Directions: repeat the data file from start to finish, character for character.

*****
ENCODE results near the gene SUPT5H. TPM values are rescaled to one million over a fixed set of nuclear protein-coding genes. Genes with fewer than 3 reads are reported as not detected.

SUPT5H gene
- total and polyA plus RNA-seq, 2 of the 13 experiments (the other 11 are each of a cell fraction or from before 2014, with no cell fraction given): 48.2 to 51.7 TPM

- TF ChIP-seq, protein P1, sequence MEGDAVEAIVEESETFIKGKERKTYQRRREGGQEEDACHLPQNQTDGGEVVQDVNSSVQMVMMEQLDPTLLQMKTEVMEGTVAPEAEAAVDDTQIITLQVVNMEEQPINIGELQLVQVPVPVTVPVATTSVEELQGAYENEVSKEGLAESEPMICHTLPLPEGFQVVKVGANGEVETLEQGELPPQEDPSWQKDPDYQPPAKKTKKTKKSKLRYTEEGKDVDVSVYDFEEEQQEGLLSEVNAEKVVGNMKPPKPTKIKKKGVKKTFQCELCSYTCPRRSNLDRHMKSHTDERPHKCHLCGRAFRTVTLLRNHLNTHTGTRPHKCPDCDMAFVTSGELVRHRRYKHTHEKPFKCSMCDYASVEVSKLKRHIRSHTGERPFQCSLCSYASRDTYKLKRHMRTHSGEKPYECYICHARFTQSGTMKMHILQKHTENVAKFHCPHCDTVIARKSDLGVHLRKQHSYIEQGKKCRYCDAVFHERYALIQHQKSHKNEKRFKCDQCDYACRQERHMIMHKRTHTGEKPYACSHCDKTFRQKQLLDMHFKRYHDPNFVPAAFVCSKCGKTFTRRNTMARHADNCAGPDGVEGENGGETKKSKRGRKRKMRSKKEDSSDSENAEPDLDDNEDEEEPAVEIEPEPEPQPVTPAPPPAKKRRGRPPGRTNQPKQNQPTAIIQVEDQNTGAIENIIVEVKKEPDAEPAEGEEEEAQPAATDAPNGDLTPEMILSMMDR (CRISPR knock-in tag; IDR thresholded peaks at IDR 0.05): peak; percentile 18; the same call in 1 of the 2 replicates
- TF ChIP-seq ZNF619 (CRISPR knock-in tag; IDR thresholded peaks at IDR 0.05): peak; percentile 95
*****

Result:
ENCODE results near the gene SUPT5H. TPM values are rescaled to one million over a fixed set of nuclear protein-coding genes. Genes with fewer than 3 reads are reported as not detected.

SUPT5H gene
- total and polyA plus RNA-seq, 2 of the 13 experiments (the other 11 are each of a cell fraction or from before 2014, with no cell fraction given): 48.2 to 51.7 TPM

- TF ChIP-seq, protein P1, sequence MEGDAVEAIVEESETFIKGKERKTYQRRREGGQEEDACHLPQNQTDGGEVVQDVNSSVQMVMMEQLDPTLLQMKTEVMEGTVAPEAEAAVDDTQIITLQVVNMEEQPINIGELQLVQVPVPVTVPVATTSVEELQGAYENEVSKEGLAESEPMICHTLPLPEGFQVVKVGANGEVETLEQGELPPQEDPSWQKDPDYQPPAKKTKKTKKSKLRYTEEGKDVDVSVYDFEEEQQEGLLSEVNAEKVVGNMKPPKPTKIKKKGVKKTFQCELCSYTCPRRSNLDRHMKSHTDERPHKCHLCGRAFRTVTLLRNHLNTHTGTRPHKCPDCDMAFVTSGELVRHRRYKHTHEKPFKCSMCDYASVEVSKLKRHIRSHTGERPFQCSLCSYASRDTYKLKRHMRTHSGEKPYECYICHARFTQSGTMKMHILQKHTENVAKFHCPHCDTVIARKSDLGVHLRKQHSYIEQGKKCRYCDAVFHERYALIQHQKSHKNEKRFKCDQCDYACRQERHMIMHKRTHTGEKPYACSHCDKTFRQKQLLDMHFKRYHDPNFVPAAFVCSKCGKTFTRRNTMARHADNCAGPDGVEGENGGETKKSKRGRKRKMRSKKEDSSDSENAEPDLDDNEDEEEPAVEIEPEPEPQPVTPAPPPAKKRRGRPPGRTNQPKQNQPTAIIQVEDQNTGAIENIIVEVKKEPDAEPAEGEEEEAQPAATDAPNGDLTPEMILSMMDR (CRISPR knock-in tag; IDR thresholded peaks at IDR 0.05): peak; percentile 18; the same call in 1 of the 2 replicates
- TF ChIP-seq ZNF619 (CRISPR knock-in tag; IDR thresholded peaks at IDR 0.05): peak; percentile 95